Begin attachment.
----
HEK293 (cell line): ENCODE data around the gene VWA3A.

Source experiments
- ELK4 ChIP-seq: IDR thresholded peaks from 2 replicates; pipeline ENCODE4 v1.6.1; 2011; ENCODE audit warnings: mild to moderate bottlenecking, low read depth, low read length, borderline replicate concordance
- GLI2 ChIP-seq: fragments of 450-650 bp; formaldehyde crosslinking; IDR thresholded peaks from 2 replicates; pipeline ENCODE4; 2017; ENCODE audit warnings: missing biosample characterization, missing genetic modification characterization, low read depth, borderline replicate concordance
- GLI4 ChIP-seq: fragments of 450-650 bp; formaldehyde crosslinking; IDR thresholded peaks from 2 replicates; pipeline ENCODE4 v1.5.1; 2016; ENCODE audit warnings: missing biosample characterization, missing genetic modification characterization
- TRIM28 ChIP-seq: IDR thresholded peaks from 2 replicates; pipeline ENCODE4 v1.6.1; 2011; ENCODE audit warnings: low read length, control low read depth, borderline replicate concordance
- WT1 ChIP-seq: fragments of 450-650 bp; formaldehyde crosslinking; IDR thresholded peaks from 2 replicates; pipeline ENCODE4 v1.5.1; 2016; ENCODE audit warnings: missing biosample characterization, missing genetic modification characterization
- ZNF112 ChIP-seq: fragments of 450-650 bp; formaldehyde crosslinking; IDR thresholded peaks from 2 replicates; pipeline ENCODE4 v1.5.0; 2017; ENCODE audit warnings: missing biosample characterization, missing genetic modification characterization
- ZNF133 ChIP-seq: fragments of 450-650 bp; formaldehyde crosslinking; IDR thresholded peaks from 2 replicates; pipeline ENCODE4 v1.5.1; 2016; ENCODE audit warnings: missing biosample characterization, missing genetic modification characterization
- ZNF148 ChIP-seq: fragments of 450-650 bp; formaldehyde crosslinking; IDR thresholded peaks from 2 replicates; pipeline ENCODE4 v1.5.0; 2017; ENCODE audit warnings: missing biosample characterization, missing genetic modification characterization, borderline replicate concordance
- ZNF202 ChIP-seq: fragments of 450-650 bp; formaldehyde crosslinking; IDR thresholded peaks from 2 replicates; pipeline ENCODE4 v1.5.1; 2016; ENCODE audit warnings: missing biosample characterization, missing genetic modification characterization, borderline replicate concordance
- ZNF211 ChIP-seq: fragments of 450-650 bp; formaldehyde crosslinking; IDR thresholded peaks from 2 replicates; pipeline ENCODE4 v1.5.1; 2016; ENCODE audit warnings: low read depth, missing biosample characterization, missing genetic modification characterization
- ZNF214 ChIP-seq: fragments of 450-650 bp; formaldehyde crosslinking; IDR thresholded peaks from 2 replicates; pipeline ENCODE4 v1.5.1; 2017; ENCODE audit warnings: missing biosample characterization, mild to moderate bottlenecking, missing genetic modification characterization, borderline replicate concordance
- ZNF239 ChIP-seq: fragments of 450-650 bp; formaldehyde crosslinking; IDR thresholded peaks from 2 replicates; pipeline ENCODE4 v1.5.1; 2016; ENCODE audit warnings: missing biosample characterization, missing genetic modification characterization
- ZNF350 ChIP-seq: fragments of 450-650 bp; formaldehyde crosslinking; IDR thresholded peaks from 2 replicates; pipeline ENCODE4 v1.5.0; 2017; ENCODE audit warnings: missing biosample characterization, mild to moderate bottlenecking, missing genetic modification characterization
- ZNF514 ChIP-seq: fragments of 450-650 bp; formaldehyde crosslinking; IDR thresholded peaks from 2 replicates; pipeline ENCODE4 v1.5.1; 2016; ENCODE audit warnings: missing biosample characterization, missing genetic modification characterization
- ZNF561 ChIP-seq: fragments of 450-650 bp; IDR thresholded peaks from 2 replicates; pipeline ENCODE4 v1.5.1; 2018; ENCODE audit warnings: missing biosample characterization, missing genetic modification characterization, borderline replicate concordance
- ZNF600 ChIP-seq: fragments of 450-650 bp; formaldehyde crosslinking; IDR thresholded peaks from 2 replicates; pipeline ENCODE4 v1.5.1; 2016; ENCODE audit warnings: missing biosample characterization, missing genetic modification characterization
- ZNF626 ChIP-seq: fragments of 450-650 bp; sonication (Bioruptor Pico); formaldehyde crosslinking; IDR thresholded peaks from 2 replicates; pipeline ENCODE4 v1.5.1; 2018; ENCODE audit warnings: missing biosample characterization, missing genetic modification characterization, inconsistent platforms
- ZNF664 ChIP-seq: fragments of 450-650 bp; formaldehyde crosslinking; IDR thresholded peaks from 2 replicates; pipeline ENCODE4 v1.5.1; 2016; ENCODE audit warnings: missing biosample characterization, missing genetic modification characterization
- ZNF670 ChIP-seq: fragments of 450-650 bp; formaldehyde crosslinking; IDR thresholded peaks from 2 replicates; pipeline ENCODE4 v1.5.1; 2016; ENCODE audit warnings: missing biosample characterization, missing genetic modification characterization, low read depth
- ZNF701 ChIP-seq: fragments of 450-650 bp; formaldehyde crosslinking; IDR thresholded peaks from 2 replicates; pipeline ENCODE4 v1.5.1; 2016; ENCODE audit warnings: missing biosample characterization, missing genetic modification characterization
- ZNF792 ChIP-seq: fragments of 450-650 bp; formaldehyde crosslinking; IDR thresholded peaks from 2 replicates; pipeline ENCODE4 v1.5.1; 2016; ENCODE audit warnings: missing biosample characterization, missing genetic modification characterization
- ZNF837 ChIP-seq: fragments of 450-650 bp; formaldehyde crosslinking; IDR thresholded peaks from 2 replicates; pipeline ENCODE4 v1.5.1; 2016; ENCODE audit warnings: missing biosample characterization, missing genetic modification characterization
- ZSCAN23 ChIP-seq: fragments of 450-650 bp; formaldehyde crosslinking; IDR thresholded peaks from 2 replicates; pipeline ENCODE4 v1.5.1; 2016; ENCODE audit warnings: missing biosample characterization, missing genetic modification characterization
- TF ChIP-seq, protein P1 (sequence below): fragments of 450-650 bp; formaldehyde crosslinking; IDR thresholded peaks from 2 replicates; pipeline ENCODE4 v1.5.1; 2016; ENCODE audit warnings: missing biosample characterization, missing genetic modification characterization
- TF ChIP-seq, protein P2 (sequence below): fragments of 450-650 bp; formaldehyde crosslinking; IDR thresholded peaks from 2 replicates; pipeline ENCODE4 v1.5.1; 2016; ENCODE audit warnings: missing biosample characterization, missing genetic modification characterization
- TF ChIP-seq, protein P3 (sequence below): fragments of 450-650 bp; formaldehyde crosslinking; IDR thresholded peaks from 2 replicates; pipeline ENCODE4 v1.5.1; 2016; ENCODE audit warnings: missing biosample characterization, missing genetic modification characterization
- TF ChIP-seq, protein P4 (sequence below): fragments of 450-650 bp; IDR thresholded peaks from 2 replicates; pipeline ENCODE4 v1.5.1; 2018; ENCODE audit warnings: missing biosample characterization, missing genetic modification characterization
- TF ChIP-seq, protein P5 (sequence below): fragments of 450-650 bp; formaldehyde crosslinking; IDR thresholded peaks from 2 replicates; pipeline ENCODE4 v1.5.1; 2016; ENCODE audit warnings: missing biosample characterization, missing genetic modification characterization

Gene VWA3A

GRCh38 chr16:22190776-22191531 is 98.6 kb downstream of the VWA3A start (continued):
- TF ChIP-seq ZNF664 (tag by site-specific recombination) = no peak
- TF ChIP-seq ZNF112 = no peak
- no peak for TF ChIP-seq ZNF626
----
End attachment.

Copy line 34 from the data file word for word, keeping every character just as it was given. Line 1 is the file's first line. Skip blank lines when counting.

- TF ChIP-seq ZNF112 = no peak